Funches’s discursive amended complaint is at times unintelligible. But because he proceeds pro se, the Court must construe it liberally. Haines v. Kerner, 404 U.S. 519, 520 (1972). Even under this lenient standard, “conclusory allegations or legal conclusions masquerading as factual conclusions will not suffice.” Taylor v. Books A Million, Inc., 296 F.3d 376, 378 (5th Cir. 2002).

         B. Analysis

         The easiest way to organize Funches’s proposed amended complaint is by separating the claims related to conduct occurring before he filed the instant case from conduct allegedly occurring after he filed. As to acts before the initial complaint, Funches generally realleges his original claims that Defendants created a racially hostile work environment and retaliated against him for his past complaints.

         The new claims generally relate to the way Funches used lewd photographs of a co-worker to pursue this case. When Funches filed his response to Responding Defendants’ motion to dismiss, he attached lewd photographs without asking the Court to seal them. So until the Court sealed them sua sponte, photographs of a nude co-worker were publicly available. According to Funches, MDA responded by suspending him from work and then terminating his employment. He now alleges that this conduct was retaliatory under Title VII and that he was treated less favorably than a female employee, Tameika Shelwood, who supposedly lied during an investigation but was not fired. He therefore asserts a new retaliation claim under Title VII and gender-discrimination claims under Title VII and 42 U.S.C. § 1983.[1]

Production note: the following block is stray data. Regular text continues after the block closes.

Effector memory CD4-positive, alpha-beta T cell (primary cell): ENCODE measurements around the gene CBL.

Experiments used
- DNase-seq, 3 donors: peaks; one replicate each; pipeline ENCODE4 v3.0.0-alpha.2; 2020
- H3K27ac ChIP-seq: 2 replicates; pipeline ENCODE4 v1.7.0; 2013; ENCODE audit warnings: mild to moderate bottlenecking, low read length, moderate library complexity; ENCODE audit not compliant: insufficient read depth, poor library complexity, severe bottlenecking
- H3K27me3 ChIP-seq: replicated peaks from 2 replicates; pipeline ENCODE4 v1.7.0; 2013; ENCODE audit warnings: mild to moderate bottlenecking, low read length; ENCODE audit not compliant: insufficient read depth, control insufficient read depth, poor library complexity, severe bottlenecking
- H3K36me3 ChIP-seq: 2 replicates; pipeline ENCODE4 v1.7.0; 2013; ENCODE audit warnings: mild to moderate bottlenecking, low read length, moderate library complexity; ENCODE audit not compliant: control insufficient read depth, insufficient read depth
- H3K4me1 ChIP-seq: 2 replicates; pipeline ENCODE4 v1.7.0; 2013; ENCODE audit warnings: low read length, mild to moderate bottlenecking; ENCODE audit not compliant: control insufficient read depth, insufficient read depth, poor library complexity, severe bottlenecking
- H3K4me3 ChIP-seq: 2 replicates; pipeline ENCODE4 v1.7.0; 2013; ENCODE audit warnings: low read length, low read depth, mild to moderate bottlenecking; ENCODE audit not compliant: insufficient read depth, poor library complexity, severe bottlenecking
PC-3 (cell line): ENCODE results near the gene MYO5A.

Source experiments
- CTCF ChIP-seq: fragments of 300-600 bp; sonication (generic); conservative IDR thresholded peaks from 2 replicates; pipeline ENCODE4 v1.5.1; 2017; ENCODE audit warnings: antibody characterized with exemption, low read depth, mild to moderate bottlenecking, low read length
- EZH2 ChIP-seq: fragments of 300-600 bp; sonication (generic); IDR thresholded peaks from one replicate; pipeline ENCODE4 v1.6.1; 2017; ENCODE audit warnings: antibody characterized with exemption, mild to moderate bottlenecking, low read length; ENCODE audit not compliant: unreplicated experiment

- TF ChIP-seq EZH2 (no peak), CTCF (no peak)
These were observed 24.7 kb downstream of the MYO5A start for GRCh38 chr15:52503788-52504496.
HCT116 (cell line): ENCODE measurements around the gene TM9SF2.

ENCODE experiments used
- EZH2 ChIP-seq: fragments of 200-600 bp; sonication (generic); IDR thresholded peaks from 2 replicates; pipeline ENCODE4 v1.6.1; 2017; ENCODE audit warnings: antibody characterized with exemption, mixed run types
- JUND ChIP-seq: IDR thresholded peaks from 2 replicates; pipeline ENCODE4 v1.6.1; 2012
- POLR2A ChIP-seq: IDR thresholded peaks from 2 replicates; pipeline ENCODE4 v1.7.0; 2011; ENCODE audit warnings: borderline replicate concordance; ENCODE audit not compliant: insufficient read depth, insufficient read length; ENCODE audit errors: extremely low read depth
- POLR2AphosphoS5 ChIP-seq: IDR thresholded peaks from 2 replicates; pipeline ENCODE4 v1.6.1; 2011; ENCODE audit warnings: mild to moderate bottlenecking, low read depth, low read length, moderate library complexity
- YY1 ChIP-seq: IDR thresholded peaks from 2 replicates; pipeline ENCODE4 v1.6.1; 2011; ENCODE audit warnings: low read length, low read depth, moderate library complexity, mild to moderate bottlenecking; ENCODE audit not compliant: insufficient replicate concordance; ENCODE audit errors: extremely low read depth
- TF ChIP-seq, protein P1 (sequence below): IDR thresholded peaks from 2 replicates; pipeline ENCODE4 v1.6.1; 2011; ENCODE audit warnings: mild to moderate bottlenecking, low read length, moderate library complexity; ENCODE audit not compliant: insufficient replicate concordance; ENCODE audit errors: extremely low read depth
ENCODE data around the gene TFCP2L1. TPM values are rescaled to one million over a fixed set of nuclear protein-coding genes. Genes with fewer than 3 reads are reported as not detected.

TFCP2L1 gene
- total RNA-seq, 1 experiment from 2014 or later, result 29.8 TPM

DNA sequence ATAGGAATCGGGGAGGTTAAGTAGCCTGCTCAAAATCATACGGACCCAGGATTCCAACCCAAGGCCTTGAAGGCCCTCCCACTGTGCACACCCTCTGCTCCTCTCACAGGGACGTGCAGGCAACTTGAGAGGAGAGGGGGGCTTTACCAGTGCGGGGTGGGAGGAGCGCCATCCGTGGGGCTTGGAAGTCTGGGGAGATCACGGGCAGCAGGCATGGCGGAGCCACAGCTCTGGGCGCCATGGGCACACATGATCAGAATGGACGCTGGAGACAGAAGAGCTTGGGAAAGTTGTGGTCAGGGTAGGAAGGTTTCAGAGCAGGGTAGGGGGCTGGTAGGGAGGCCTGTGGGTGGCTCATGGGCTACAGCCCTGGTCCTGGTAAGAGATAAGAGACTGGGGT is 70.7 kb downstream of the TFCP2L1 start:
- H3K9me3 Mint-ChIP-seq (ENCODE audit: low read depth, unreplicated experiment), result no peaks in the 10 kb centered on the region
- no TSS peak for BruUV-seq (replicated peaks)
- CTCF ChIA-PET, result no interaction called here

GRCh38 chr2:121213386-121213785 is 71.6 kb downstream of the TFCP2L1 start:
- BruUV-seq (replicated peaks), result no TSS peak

Starting with the original retaliation and hostile-work-environment claims, Responding Defendants say Funches failed to cure the deficiency the Court highlighted when it dismissed those claims without prejudice. In its dismissal Order, the Court informed Funches that he could seek leave to amend but carefully outlined what he would need to do to successfully plead those claims.

         In particular, the Court stated that Funches would need to “describe the factual instances of racial discrimination forming the basis of his hostile-work-environment claim and state what each defendant did to allegedly contribute to it.” Jan. 14, 2019 Order [12] at 9. Funches ignored these instructions. He pleaded nothing new regarding the original claims. As to the individual defendants, the proposed amended complaint still fails to plead facts regarding what they supposedly did or how they could face liability under Title VII or § 1983. See generally Proposed Am. Compl. [13-1]. Regarding MDA, Funches’s proposed amended complaint offers no additional facts that would overcome the Court’s initial analysis of his Title VII ...